16 October 2012
There is a fear, universally acknowledged it seems but I am sure there are exceptions, that if you let a group of children into the outdoors then they will be sucked into some kind of child vortex and will immediately ping at high acceleration into the farthest corners of the available space.
It is almost as though we think we have a Jekyll and Hyde issue going on. Those nice children who exist inside the classroom and who are generally fairly well behaved and can be trusted to sit down, focus on the teacher and conduct themselves in a manner becoming to young learners undergo a metamorphosis on exposure to the fresh air.
Bracing though this worthy element is, fresh air does not in fact contain high levels of stimulant and is not likely to transform your cohort of pupils into an unmanageable whirligig of unguided human missiles.
You do not need huge numbers of additional staff to go outdoors with children, nor do you need reams of risk assessment documents or some kind of accredited crash course in 'Survival in mid-Winter in the Outer Himalayas Alone Without a Yak'.
I completely accept that there will be one or two children (and maybe even a few more) who on the first intrepid exploration of a space bigger than the confines of a classroom during lesson time may well indulge in a bit of running around, a bit of letting off steam and a bit of bouncy behaviour.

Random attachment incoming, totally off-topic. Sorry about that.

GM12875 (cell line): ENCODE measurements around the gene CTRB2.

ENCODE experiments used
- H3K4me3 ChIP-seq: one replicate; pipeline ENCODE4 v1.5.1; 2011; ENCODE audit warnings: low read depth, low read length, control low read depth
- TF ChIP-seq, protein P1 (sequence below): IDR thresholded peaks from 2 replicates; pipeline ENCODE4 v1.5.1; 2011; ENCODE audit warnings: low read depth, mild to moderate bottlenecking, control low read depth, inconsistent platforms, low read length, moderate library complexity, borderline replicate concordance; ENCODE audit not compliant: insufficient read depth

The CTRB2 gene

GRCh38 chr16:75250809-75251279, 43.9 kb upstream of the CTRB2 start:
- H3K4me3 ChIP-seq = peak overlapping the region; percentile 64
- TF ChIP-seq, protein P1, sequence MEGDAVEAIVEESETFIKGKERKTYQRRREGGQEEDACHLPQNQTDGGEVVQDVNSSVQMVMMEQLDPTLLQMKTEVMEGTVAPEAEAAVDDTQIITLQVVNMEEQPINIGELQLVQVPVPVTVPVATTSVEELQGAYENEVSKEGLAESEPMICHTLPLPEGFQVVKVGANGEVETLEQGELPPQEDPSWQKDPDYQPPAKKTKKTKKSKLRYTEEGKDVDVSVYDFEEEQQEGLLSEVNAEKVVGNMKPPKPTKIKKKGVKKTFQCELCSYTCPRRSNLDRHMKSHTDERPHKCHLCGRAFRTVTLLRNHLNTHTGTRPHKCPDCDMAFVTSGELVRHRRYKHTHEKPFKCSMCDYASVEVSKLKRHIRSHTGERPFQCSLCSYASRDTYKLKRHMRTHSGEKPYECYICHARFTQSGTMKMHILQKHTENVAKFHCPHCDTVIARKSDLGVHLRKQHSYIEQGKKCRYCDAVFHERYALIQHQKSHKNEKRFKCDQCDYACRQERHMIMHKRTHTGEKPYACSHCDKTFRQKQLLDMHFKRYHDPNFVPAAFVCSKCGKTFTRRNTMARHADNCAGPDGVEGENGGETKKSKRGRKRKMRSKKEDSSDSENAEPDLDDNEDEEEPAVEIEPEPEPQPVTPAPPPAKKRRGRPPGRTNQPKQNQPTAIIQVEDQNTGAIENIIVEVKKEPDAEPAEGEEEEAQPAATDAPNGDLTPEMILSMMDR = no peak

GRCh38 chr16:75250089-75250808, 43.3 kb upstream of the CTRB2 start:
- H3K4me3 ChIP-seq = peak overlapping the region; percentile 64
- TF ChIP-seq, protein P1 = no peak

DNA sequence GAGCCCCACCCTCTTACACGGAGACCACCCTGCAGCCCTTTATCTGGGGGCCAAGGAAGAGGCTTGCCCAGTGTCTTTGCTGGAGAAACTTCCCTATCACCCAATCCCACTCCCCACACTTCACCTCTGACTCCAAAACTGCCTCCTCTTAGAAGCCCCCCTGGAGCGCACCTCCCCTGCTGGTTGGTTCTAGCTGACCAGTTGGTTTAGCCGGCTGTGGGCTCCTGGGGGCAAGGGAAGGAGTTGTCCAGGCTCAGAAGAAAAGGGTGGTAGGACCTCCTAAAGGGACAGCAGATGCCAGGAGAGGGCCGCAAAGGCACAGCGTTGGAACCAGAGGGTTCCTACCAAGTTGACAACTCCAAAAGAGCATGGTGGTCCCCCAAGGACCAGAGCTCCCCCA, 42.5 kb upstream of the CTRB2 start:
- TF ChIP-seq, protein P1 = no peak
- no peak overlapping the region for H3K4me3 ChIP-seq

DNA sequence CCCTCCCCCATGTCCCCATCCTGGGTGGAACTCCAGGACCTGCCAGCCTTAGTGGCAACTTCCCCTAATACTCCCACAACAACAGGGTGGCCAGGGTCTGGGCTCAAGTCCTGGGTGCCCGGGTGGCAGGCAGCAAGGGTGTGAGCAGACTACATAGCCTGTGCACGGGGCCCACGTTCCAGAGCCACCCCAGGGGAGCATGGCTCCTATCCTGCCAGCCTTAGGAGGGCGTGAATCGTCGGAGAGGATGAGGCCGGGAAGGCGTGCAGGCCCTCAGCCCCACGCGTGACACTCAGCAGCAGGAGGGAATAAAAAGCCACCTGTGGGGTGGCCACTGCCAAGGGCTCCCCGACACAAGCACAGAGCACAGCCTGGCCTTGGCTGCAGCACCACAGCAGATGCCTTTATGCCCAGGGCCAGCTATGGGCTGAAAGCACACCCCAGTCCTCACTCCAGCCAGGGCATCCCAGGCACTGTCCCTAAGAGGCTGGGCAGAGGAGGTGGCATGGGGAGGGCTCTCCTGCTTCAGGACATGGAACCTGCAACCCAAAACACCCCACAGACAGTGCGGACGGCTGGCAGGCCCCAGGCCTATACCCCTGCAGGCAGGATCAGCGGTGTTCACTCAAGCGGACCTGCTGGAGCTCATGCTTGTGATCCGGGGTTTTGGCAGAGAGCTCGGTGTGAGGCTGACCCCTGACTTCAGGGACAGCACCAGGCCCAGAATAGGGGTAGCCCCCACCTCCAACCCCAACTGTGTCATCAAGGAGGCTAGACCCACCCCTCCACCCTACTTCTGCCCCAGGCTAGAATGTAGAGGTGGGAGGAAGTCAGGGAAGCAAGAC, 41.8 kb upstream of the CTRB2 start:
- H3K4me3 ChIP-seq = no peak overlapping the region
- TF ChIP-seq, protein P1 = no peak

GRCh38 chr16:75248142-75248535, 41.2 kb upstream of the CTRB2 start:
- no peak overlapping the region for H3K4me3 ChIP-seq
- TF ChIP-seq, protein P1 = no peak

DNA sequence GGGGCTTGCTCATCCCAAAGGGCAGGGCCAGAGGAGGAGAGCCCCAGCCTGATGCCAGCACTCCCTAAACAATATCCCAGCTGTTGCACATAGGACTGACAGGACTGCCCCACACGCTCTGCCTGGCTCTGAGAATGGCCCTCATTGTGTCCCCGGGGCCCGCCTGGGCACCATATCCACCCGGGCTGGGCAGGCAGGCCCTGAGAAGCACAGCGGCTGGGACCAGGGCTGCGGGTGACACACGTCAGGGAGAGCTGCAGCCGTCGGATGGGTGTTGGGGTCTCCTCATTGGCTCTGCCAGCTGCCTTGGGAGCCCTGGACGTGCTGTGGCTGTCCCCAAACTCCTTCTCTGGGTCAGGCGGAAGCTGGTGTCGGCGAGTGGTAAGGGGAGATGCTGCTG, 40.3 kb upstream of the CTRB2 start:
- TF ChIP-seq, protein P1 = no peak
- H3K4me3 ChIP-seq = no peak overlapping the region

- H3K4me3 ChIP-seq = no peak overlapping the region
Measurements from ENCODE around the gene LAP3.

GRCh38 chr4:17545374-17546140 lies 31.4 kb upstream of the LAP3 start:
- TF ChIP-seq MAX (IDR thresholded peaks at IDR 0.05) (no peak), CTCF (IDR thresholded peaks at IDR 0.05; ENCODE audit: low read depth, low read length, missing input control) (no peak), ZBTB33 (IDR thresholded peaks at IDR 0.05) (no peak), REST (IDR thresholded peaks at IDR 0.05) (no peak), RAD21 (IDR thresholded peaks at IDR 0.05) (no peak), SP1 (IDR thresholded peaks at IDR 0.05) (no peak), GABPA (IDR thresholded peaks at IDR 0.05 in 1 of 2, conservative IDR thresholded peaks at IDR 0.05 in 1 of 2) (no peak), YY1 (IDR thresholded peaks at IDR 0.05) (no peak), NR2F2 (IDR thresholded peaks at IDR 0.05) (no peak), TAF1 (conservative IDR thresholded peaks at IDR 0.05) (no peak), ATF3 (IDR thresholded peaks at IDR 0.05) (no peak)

This is not a reason to round them up and herd them nervous-shepherd like back into the pens.
This is a reason to take them out more so that they get used to it.
If you prepare both yourself and the children then you will cope with everything that the outdoors has to offer and you will grow to enjoy it as much as them and may even begin to feel a little bit bouncy yourself.
Be clear with the class about what behaviour is expected. Be clear about what the sanctions will be if the expected behaviour is not forthcoming.
Know why you are going outside and what you intend to do there and how you intend to begin the activity.
Have the children help you carry any props and equipment out with you - give them a role and a purpose in this new experience.
Make sure that you have an agreed method to get everyone back together when it is time and make sure everyone knows it.
Know the space - if you are confident in it and you know all of the potential 'hidey holes' then you will feel much more confident that you have the control that you need to keep the children safe.
There will always be a few children for whom going outside is a greater challenge, and this is where any additional staff should be deployed. Those who exhibit and act out poor behaviour in the classroom are highly likely to exhibit and act out poor behaviour in the outdoors. As long as we keep them in school we should also make the outdoors available to them. For some of them you may get some unexpectedly positive results, they may feel less trapped, more able and more in their comfort zone, they may bother the other children less, they may be more interested and more engaged in what is going on.
Let's begin to help each other build confidence - if you have had a bad experience taking children outdoors, let us know. Let us try and suggest ways in which this might be better for you in the future. Let us ask other professional colleagues for their views. Let's talk. email@example.com